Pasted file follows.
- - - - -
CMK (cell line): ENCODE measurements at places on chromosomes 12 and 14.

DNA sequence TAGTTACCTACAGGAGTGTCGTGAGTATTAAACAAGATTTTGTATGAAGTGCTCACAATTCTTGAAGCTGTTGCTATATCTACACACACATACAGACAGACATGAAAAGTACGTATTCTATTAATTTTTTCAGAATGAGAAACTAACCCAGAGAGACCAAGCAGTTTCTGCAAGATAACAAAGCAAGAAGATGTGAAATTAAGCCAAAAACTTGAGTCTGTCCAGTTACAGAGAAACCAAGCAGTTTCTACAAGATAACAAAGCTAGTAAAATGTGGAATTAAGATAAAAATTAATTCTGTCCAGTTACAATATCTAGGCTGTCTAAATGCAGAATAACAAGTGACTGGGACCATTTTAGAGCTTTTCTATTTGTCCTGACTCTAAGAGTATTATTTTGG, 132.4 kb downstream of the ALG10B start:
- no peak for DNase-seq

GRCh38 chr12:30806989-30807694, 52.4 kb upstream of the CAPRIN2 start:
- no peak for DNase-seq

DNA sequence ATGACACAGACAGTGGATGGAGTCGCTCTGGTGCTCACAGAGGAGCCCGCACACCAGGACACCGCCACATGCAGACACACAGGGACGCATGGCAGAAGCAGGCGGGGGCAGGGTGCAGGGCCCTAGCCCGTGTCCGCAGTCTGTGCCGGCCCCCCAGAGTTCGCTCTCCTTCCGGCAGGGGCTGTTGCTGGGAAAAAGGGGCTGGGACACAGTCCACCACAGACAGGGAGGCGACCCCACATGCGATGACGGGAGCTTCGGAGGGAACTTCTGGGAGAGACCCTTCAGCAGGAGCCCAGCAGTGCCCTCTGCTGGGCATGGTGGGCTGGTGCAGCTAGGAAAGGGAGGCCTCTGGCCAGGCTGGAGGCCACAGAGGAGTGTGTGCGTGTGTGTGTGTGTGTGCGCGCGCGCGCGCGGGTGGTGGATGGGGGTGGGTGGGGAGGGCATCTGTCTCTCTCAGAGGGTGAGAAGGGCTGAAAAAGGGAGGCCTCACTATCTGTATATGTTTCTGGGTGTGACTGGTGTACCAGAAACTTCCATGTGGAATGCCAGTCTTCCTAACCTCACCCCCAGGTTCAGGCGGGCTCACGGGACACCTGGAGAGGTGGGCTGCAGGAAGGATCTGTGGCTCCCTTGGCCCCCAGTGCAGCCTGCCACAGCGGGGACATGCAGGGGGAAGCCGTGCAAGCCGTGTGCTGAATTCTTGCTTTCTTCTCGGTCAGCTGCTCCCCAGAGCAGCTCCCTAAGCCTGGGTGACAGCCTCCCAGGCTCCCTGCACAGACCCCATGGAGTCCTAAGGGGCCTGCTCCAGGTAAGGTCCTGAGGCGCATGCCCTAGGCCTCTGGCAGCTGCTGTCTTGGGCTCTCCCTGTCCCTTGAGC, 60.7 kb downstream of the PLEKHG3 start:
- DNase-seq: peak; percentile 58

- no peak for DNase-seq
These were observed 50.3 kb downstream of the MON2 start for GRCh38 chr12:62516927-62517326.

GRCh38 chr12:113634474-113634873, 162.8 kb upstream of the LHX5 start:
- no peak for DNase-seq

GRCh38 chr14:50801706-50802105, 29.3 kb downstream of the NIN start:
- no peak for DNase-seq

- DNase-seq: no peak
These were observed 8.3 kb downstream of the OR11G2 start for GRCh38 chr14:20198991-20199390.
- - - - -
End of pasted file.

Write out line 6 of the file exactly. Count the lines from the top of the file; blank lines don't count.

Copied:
DNA sequence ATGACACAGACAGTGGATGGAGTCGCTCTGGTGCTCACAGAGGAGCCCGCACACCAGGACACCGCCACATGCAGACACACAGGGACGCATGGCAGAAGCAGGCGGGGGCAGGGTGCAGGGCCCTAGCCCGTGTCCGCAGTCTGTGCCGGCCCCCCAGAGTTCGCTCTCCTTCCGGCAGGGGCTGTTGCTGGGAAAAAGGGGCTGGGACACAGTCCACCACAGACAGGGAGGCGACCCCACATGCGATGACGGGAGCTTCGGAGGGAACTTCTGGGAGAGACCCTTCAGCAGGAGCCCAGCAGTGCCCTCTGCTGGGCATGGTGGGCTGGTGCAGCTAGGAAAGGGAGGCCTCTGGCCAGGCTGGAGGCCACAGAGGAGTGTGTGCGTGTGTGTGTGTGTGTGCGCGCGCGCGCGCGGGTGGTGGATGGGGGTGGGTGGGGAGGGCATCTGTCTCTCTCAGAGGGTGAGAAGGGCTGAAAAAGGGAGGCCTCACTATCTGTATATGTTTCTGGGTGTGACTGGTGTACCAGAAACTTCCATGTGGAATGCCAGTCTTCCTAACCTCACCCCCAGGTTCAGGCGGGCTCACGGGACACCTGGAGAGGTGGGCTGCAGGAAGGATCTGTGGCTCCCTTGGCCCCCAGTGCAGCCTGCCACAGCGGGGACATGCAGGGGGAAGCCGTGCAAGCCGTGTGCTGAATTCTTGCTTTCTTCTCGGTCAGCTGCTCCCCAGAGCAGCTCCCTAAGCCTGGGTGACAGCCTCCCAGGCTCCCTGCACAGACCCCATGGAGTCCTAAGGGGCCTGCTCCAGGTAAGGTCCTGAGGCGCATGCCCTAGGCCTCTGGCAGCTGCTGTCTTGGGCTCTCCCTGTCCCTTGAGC, 60.7 kb downstream of the PLEKHG3 start: